If you’re a site owner or manage a website, it’s very likely that you’re eventually going to run into the issue of broken links. Before diving into how we go about detecting and fixing these broken links, it’s important to understand what they actually are and the effect they can have on your site. Essentially, broken links will harm your website in the following ways:
?Decrease the value of your SEO: A broken link will block the flow of link equity throughout the many levels of your site and will negatively affect your rankings.
?Create a bad user experience: Whenever a website visitor decides to click on a broken link, they will be taken to a 404-error page, which of course will heavily influence your conversions and bounce rate.
You may also be asking, how do broken links occur on my website? This happens because the landing URL no longer exists, which can be due to the URL being either altered or deleted. For example, if you are included an internal link within a piece of content that points towards another page on your website and you’ve decided to change that link, the old link will become broken.
In order to avoid these risks, it’s a good idea to periodically monitor all your website URLs and consistently check for broken links. Luckily, there are many available tools that help both detect and fix any broken links within your website.
Identifying Broken Links
Depending on the size of your website, you may want to use multiple tools to identify broken links to ensure you don’t miss any broken links. Our personal favorite and go to tool is Screaming Frog, which crawls up to 500 URLs for free. To start, open up the SEO Spider and input your domain within the ‘enter URL to spider’ box and click start.
Once Screaming Frog has finished crawling your website, head over to the ‘Response Codes’ tab and select ‘Client Error (4XX)’ from the dropdown list to filter broken links.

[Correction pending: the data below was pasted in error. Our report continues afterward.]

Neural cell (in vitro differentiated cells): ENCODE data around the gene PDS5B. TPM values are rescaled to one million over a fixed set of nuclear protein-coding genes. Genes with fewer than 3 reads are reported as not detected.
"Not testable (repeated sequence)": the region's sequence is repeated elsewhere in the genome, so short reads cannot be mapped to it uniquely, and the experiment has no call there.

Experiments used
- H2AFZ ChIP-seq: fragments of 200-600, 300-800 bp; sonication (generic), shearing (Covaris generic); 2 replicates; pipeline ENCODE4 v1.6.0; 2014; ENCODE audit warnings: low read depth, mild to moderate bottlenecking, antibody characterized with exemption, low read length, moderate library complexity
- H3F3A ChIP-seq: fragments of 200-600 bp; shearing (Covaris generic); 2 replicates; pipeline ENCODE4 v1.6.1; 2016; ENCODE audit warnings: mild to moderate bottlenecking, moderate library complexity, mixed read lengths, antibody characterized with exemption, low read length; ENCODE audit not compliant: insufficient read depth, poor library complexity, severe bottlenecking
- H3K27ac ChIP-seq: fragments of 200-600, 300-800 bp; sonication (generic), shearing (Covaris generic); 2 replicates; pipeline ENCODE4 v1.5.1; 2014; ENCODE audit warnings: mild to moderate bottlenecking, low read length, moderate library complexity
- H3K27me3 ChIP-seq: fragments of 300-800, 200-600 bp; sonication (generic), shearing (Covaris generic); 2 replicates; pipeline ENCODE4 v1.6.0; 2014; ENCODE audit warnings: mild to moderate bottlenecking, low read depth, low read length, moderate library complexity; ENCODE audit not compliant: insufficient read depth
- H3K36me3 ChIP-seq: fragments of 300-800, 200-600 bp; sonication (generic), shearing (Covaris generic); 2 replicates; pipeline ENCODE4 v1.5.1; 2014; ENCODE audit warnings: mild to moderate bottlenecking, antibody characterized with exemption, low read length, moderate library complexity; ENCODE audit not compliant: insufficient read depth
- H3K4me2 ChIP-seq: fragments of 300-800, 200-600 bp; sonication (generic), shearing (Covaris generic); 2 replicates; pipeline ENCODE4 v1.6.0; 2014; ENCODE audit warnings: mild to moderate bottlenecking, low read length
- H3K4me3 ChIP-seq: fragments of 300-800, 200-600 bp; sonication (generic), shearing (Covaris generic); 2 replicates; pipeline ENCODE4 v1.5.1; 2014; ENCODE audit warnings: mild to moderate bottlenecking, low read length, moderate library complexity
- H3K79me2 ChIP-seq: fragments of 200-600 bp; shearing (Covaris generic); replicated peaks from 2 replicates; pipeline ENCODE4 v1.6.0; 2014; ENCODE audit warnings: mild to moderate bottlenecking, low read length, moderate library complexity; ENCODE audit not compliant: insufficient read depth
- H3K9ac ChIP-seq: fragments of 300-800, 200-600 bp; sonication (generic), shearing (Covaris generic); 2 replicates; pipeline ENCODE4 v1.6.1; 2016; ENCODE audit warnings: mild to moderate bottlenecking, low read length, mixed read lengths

You’ll also want to find what URLs on your website include a link to the discovered broken URLs. You can do this by clicking on a URL in the top window pane and then select the ‘Inlinks’ tab at the bottom to populate the lower window pane.
‘From’ shows the source of where the broken link can be located, whereas ‘To’ provides the broken link itself. It’s also possible to see the anchor text and whether the link is followed.
Ahrefs also offers a very useful broken link checker tool, known as there Site Explorer. The broken links section can be found at the bottom of the left hand sidebar, which will further help you identify all the broken links currently present on your website.
Fixing the Links
After detecting your broken links, create an Excel spreadsheet and import your data from whatever tools you’ve decided to use. This will allow you to track the redirect process. Depending on the type of broken link, you’re going to want to ensure it points towards a valid page. If you’ve provided any external links within your website that have been broken, simply change the links over to another piece of relevant content.
However, if you have any internal broken links, these are likely going to need a 301 redirect. The first step is deciding on the most relevant URL to redirect to, which essentially comes down to how relevant the content is to the old URL. Once you’ve found your new location, head on over to the backend of your website.
WordPress provides a variety of great redirect plugins. In this example, Simple 301 Redirects has been used to perform the redirect. Go ahead and input the broken link into the ‘Request’ column and then the new URL into ‘Destination’. Once you’ve done this, select ‘Save Changes’ and the redirect will be implemented. Your redirects will also remain on the plugin page, allowing you to view them later on and keep track of your history.
Expect to have broken links pop up from time to time; luckily they’re easy to deal with if you manage to stay on top of them. Use tools such as Screaming Frog or Ahrefs Site Explorer to keep an ongoing list of your websites URLs. When you do run into any broken links, you can simply fix these by redirecting them to another relevant page.